Having lapped up their 10 minute demo with great joy, and heralding it as a great leap towards something both positively unique and enjoyable, a keen expansion to the best of British crowd and a nice retouch to Powerviolence too. I am proud to confirm that my conjunctures now have sufficient claim, with the arrival of their upcoming 10", things get from ugly to real fucking ugly.
Lets get down to business, Gets Worse aren't just your standard Powerviolence bullies, but have a down trodden retaliation of sludge cornered down too, propelling great roaring riffs that resonate with trembling awe, they are proposed in a confident stride that blurs the distinction between the genres and echoes forth a blunt pulverizing force, rattling earbones, earth and speaker alike.
Instant similarities can be drawn to that dirty bass oppression punched out by Powerviolence all stars Weekend Nachos alongside the cock sure rhythmic thrusts that give them that oh so wonderful and chunky sound, a modus operandi that is as memorable as it is ravaging. Influences aside, Gets Worse are able to seize your enthusiasm with their very own home brewed charms, rumbling feedback, regimental headway in song development and a rigid consistency in delivery. Their artistic footprint is bold, but rightfully so because they are boasting some heavy duty industrial strength powerviolence.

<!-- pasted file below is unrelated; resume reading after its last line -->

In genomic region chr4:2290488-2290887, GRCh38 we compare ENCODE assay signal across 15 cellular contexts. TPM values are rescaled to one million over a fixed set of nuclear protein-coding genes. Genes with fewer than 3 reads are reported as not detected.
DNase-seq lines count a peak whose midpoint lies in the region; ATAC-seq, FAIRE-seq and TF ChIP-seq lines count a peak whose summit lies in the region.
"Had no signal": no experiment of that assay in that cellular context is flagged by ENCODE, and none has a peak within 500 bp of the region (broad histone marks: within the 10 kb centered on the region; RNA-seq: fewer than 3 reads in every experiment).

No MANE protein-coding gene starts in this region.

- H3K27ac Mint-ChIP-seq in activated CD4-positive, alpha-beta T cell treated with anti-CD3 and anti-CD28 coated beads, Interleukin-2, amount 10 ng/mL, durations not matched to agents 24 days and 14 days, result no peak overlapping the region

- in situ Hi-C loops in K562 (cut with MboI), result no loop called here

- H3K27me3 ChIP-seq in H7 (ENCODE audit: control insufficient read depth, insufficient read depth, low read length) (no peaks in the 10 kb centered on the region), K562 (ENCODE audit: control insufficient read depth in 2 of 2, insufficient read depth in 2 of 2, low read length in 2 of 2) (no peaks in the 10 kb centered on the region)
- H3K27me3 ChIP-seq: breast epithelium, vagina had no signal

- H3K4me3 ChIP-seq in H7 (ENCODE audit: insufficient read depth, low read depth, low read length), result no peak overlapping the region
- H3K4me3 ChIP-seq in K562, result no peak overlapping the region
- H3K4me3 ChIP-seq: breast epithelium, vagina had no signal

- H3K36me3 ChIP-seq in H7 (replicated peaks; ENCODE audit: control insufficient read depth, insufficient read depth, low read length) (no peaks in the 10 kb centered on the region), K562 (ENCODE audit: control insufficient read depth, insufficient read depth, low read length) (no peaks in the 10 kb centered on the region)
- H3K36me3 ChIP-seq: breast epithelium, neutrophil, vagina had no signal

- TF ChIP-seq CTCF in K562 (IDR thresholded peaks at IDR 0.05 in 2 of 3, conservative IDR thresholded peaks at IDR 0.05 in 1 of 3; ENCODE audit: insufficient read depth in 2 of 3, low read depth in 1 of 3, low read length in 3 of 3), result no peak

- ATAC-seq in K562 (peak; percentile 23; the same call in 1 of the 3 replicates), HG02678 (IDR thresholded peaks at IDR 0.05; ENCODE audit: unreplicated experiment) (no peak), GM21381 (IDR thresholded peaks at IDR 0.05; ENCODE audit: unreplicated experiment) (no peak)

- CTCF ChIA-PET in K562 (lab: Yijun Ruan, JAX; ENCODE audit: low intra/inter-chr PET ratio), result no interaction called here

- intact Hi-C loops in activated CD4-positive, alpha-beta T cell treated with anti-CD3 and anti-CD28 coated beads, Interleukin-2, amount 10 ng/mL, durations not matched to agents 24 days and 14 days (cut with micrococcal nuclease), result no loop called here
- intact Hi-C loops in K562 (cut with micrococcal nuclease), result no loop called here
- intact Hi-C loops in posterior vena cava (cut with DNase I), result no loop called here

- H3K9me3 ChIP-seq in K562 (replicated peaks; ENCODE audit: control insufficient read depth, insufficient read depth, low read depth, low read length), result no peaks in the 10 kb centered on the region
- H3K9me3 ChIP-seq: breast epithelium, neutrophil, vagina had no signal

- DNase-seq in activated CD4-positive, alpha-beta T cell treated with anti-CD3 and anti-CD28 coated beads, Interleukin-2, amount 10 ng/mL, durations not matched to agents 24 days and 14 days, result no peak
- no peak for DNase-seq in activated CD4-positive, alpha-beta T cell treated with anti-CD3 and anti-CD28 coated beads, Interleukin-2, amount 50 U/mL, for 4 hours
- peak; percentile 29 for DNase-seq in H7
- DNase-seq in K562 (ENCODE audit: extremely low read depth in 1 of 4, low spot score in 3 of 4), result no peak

The dominating presence of the string work is undeniably the most potent constituent in motion, but the drums and vocals are equally crucial to the process and thankfully their potential is realised. Drums just hammer on another layer of chastisement with ruthless efficiency whilst the vocals dynamic range and keen adaption in responding to the albums moodier moments offers an enriching addition.
To say I am fond of this album would be quiet an understatement, everything about it appeals in a very direct way. Despite the strong tones and commanding energy the release throttles out, none of it feels contrived or overextended, an integrity of character that not only matches their professionalism, but their ambition too, heights which the album clearly delivers.